In the midst of the national health care debate, the latest episode of the Living Myth podcast addresses issues of a country divided into opposing villages. Michael Meade tells a Native American story about the Old Salt Woman and her grandchild who wander the world hungry and unwanted. The old tale sheds light on the dangers of a culture becoming so harshly divided that people blindly deny each other basic needs. The surprise in the story involves the necessity of finding the inner Salt of Wisdom that can produce lasting solutions for problems in the outer world. More people have to become worth their salt and that may have to begin with the ‘olders’ becoming elders.
On this episode, drawn from a recent talk, Michael Meade weaves poetry, humor and story to illustrate the need for poetic imagination and soul truth. The poet’s role is to act as a counterweight to feelings of isolation and fear by stating the truth of the human soul. We must trust now, more than ever, in that which is in us to begin with – the seed of genius that aims our life. He concludes with an evocative story that shows we are as deep as the earth goes and as high as the planets stretch.
"Take your well-disciplined strengths, stretch them between the two great opposing poles, because inside human beings is where God learns." - Rilke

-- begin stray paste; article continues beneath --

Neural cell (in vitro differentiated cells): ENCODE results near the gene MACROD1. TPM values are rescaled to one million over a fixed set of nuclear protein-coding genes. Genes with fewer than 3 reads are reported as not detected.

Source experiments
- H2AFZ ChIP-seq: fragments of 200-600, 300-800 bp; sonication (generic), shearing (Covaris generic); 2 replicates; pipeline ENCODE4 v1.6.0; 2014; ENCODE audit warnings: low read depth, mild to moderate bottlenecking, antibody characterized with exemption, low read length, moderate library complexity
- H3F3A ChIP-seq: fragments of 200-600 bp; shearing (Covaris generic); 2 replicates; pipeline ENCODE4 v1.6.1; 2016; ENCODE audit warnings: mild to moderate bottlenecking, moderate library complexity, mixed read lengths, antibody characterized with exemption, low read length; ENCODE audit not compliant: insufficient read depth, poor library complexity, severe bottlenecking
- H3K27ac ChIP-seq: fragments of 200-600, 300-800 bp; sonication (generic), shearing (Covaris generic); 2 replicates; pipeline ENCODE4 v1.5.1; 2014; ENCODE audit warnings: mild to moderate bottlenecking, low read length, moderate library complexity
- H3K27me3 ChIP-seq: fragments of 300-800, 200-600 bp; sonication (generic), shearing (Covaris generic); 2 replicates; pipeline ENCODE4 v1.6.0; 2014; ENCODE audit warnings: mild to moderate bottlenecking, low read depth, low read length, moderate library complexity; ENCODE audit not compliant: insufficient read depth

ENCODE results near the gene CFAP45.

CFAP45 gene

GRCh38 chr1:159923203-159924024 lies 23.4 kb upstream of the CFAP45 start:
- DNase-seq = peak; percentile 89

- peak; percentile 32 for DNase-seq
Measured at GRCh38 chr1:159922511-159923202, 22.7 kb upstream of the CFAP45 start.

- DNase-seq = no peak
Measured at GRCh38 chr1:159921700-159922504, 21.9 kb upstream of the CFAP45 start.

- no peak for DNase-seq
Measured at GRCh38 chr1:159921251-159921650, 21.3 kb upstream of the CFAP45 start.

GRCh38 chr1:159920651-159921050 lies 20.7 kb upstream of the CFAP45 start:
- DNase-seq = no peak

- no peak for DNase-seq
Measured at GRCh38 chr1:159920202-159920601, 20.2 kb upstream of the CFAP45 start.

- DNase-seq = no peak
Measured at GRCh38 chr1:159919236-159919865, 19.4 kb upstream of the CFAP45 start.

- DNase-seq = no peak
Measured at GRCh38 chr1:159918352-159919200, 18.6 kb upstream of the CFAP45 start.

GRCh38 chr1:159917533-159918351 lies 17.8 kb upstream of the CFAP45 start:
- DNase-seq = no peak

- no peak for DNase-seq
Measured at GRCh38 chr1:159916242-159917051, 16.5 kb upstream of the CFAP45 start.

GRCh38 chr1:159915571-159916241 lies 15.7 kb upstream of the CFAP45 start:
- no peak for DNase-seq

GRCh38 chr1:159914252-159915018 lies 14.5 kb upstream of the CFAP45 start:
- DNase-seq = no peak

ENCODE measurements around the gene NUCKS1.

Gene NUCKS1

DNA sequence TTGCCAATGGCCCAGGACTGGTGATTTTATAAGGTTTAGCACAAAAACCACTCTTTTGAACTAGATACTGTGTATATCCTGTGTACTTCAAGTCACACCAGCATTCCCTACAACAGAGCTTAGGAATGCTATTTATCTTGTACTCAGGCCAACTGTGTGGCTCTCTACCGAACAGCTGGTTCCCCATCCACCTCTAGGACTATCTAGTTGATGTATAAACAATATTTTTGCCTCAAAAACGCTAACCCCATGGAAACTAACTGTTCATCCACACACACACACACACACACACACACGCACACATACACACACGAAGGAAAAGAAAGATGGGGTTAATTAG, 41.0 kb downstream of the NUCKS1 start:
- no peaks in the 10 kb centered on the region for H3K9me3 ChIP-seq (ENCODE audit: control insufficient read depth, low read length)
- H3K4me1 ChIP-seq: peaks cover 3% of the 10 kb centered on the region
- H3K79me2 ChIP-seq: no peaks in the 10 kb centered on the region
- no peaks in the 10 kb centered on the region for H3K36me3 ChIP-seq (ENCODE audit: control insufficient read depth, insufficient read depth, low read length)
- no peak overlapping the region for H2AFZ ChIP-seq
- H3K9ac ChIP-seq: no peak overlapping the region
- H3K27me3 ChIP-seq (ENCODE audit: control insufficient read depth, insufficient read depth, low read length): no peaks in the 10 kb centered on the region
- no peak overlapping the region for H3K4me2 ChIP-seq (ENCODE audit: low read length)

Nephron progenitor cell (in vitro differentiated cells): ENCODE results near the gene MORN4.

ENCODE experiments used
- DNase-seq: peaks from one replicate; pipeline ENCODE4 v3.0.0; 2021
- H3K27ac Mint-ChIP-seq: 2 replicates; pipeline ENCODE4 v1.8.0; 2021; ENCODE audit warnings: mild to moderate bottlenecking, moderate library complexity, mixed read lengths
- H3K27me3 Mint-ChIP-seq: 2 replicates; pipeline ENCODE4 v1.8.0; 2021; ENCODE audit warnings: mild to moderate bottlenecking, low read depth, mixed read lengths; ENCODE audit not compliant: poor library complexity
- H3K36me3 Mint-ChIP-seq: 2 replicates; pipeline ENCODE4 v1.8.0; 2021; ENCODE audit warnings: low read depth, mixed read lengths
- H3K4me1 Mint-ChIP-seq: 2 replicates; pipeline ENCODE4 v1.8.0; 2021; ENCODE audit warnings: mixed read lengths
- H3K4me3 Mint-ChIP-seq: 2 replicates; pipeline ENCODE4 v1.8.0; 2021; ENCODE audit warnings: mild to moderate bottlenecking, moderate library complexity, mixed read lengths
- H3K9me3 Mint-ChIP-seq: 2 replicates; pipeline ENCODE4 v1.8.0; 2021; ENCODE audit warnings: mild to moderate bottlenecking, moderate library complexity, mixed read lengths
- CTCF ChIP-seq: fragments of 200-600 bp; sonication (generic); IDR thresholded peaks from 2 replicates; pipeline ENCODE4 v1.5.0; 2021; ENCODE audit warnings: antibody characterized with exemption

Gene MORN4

This episode begins with the old idea of three intersecting layers of life. The first layer includes the basic courtesies and practices of daily life. The third layer involves the deeper sense of joy and love as well as a genuine sense of belonging and spiritual fulfillment. The problem is that the only way to go from the limited surface of life to the deeper ground of spirit and soul is to pass through the second layer. The second layer seethes with turmoil and disruption and it boils with fear, anger, resentment and other “negative emotions”. In this historic moment the turmoil of the second layer seems to be flooding into the surface level of life. The question is whether that places us closer to the healing of the third layer or just closer to oblivion.